In a place of privilege
‘Straight White Men’ is heading to Kirk Douglas
What’s the meaning of life? What’s the point of economic privilege if it comes with an even steeper cost? What’s life without salad?
These are just some of the questions presented in the Kirk Douglas Theatre’s upcoming 2015-2016 season, to be announced Wednesday by Center Theatre Group.
“Straight White Men,” playwright Young Jean Lee’s acclaimed fatherson drama exploring race, identity and economic privilege, will finally come to Los Angeles this fall in its West Coast premiere. Lee will direct the play, which Center Theatre Group co-commissioned.
CTG Artistic Director Michael Ritchie says Lee’s “sly perspective” in the play is “eye opening.” The production, which comes to L.A. after a run at New York’s Public Theater, is a collaboration with the Center for the Art of Performance at UCLA.
“I like Young Jean Lee a lot. I’ve had my eye on her for a while now,” Ritchie said. “It’s a sort of anthropologic study of a certain subspecies — straight white men — and yet, it’s not written with disdain or irony or a gimlet eye. She seeks to understand the human bonds that we share, regardless of how we’re defined.”
The Kirk Douglas’ 12th season also includes the West Coast premieres of three other works as well as a revival of Samuel Beckett’s absurdist, existential “Endgame.” Ritchie emphasized the diversity of the lineup.
“I think these shows are adventurous and boundary-pushing, both individually and as a whole,” he said.
Beckett’s one-act play questioning God and human existence will be directed by Alan Mandell, who appeared in Arthur Miller’s “The Price” at the Mark Taper Forum this year. Mandell also performs in “Endgame” alongside other established Beckett interpreters, Rick Cluchey, Charlotte Rae and Barry McGovern.
It’s not an easy production, Ritchie said — but that’s the point.
“You have to lean into it. You don’t go into it casually or walk away casually,” he said. “Beckett demands your intellect, if not your soul.”
Actor-illusionist-inventor Geoff Sobelle’s newest work, “The Object Lesson,” is both a comic and poignant “immersive theatrical installation,” Ritchie said, that “unpacks our relationship to clutter” in a theater-turned-storage facility. Installation designer Steven Dufala will transform the theater, and David Neumann will direct Sobelle, who wrote and performs in the piece. It’s Sobelle’s third work at the Kirk Doug- las, and “Object Lesson” opens the season.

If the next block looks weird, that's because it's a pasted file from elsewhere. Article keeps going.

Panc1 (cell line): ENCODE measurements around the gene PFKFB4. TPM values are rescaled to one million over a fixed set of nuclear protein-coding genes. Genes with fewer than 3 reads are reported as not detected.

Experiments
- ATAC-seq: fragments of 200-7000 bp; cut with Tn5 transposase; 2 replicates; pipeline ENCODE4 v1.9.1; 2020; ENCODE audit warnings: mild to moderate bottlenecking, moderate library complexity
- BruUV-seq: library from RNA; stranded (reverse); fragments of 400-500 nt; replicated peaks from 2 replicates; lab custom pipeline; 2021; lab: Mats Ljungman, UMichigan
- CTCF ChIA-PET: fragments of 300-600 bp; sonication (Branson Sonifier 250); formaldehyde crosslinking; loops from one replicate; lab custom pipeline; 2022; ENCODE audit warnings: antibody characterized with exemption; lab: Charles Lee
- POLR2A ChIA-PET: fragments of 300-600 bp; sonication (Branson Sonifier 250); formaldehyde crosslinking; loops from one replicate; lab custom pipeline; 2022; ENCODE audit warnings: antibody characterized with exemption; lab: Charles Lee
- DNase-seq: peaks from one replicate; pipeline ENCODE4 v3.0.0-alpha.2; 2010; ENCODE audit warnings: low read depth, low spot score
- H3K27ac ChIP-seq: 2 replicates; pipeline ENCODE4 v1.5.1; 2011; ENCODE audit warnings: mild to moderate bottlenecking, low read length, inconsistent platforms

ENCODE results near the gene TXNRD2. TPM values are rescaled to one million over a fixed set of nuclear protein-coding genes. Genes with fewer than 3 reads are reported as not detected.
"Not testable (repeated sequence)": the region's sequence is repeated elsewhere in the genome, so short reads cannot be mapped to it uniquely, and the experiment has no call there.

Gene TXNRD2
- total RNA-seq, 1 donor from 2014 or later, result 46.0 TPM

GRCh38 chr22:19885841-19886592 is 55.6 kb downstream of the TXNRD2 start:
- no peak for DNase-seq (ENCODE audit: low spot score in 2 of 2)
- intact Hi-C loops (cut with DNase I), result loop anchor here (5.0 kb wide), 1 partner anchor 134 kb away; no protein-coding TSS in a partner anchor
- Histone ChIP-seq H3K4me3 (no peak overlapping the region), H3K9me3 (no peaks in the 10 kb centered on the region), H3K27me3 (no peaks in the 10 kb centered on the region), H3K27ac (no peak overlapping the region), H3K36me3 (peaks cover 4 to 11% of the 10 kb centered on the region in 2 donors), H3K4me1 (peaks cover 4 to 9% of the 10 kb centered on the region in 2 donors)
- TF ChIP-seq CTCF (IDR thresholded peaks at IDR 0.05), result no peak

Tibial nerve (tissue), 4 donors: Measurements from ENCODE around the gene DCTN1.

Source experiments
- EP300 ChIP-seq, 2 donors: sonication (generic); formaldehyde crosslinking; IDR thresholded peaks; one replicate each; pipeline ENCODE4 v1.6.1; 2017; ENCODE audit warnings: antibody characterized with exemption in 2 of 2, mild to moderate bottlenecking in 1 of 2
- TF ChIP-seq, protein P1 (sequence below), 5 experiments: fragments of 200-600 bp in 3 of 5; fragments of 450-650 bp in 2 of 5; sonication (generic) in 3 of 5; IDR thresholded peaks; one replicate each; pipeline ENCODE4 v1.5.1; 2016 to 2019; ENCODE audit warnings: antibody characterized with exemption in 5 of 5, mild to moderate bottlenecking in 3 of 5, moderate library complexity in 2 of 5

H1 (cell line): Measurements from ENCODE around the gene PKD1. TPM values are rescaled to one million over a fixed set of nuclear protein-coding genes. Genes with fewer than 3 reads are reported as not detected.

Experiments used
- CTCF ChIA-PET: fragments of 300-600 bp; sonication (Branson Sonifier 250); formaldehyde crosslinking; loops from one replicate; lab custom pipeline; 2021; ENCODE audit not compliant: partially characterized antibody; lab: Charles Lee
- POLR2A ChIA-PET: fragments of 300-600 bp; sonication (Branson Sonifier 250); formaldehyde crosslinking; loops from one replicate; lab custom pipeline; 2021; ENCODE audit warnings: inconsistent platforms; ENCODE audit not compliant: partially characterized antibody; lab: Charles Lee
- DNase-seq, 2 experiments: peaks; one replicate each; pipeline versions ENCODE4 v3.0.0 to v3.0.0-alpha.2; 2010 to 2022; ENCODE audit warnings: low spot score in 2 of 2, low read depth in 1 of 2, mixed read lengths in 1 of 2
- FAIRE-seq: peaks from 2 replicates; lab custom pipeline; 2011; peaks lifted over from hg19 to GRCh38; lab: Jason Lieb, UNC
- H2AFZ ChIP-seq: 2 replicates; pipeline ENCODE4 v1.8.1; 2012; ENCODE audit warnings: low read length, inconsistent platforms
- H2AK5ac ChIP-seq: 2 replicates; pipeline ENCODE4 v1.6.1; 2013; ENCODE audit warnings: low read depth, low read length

“I call it the new vaudeville in that it’s a theatrical experience that involves illusion and goes beyond a strict narrative piece,” Ritchie said.
Adding some musical edge to the season, Todd Almond and Courtney Love will bring the romantic, angsty operetta “Kansas City Choir Boy” to the Kirk Douglas this fall. Almond wrote the music and lyrics, which he performs with Love and an ensemble cast. David Bloom will conduct the string quartet that will join them. Kevin Newbury directs the production, which has been referred to as a Greek tragedy as it follows two lovers in small-town America who are torn apart by ambition.
Sheila Callaghan’s “Women Laughing Alone With Salad” is an emerging work programmed into the season. The Neel Keller-directed comedy is about a man named Guy and the three salad-obsessed women in his life. It was developed in a CTG writers workshop.
“I read it and laughed out loud and just said: ‘I wanna see this in front of an audience,’ ” Ritchie said. “It’s a big play in that it takes place in many locations and venues, and for it to really live, it needs to be fully realized onstage.”
The madcap play, which explores social media marketing and our image-fixated culture, strikes a different tone from, say, Beckett’s “Endgame.” But that’s exactly the point, Ritchie said.
“Ultimately, over time, what we’re doing is about offering just the widest range of theater we possibly can to L.A.,” Ritchie said, “and this season does it.”
The 2015-16 season runs Sept. 4 through May 22, 2016.
GARY WILMES, seated, and Pete Simpson star in “Straight White Men,” playwright Young Jean Lee’s drama that explores race, identity and economic privilege. It ran at New York’s Public Theater
COURTNEY LOVE will perform in “Kansas City Choir Boy.”